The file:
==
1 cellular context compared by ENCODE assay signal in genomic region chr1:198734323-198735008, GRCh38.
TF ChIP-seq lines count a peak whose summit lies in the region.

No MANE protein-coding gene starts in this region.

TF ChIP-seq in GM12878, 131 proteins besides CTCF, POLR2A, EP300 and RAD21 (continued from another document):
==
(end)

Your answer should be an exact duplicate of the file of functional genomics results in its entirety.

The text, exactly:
1 cellular context compared by ENCODE assay signal in genomic region chr1:198734323-198735008, GRCh38.
TF ChIP-seq lines count a peak whose summit lies in the region.

No MANE protein-coding gene starts in this region.

TF ChIP-seq in GM12878, 131 proteins besides CTCF, POLR2A, EP300 and RAD21 (continued from another document):